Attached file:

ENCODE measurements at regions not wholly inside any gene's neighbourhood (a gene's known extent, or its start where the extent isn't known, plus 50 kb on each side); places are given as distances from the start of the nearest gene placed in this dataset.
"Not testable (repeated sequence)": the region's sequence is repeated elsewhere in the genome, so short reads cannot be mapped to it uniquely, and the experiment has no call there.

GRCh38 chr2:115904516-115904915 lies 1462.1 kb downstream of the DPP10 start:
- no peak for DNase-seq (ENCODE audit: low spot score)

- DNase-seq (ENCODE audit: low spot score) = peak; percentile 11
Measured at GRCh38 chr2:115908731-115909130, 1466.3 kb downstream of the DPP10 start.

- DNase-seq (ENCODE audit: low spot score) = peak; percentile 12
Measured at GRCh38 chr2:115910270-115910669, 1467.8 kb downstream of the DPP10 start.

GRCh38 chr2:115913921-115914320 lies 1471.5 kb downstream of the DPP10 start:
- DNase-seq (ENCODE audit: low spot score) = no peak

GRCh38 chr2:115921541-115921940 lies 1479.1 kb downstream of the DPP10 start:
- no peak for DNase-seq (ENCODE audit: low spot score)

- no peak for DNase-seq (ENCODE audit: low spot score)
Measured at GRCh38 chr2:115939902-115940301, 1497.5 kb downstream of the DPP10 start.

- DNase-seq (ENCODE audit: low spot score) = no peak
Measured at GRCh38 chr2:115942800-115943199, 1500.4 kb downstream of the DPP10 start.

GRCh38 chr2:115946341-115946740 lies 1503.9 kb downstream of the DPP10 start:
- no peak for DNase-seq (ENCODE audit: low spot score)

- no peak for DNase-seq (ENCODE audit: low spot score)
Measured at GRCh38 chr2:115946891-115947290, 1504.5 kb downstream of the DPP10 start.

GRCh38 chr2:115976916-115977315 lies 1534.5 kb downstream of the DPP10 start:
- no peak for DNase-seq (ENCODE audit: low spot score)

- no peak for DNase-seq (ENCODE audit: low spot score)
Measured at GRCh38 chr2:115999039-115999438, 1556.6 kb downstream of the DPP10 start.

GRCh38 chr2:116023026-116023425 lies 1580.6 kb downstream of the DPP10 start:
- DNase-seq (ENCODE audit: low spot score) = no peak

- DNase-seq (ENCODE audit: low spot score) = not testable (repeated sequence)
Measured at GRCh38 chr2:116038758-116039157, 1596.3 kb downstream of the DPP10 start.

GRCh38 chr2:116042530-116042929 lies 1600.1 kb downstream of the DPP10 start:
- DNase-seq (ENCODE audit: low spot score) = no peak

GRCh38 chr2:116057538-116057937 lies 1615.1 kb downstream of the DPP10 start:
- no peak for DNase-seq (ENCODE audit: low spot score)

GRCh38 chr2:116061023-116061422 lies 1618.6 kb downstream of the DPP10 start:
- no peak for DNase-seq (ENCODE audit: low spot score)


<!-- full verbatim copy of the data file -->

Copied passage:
ENCODE measurements at regions not wholly inside any gene's neighbourhood (a gene's known extent, or its start where the extent isn't known, plus 50 kb on each side); places are given as distances from the start of the nearest gene placed in this dataset.
"Not testable (repeated sequence)": the region's sequence is repeated elsewhere in the genome, so short reads cannot be mapped to it uniquely, and the experiment has no call there.

GRCh38 chr2:115904516-115904915 lies 1462.1 kb downstream of the DPP10 start:
- no peak for DNase-seq (ENCODE audit: low spot score)

- DNase-seq (ENCODE audit: low spot score) = peak; percentile 11
Measured at GRCh38 chr2:115908731-115909130, 1466.3 kb downstream of the DPP10 start.

- DNase-seq (ENCODE audit: low spot score) = peak; percentile 12
Measured at GRCh38 chr2:115910270-115910669, 1467.8 kb downstream of the DPP10 start.

GRCh38 chr2:115913921-115914320 lies 1471.5 kb downstream of the DPP10 start:
- DNase-seq (ENCODE audit: low spot score) = no peak

GRCh38 chr2:115921541-115921940 lies 1479.1 kb downstream of the DPP10 start:
- no peak for DNase-seq (ENCODE audit: low spot score)

- no peak for DNase-seq (ENCODE audit: low spot score)
Measured at GRCh38 chr2:115939902-115940301, 1497.5 kb downstream of the DPP10 start.

- DNase-seq (ENCODE audit: low spot score) = no peak
Measured at GRCh38 chr2:115942800-115943199, 1500.4 kb downstream of the DPP10 start.

GRCh38 chr2:115946341-115946740 lies 1503.9 kb downstream of the DPP10 start:
- no peak for DNase-seq (ENCODE audit: low spot score)

- no peak for DNase-seq (ENCODE audit: low spot score)
Measured at GRCh38 chr2:115946891-115947290, 1504.5 kb downstream of the DPP10 start.

GRCh38 chr2:115976916-115977315 lies 1534.5 kb downstream of the DPP10 start:
- no peak for DNase-seq (ENCODE audit: low spot score)

- no peak for DNase-seq (ENCODE audit: low spot score)
Measured at GRCh38 chr2:115999039-115999438, 1556.6 kb downstream of the DPP10 start.

GRCh38 chr2:116023026-116023425 lies 1580.6 kb downstream of the DPP10 start:
- DNase-seq (ENCODE audit: low spot score) = no peak

- DNase-seq (ENCODE audit: low spot score) = not testable (repeated sequence)
Measured at GRCh38 chr2:116038758-116039157, 1596.3 kb downstream of the DPP10 start.

GRCh38 chr2:116042530-116042929 lies 1600.1 kb downstream of the DPP10 start:
- DNase-seq (ENCODE audit: low spot score) = no peak

GRCh38 chr2:116057538-116057937 lies 1615.1 kb downstream of the DPP10 start:
- no peak for DNase-seq (ENCODE audit: low spot score)

GRCh38 chr2:116061023-116061422 lies 1618.6 kb downstream of the DPP10 start:
- no peak for DNase-seq (ENCODE audit: low spot score)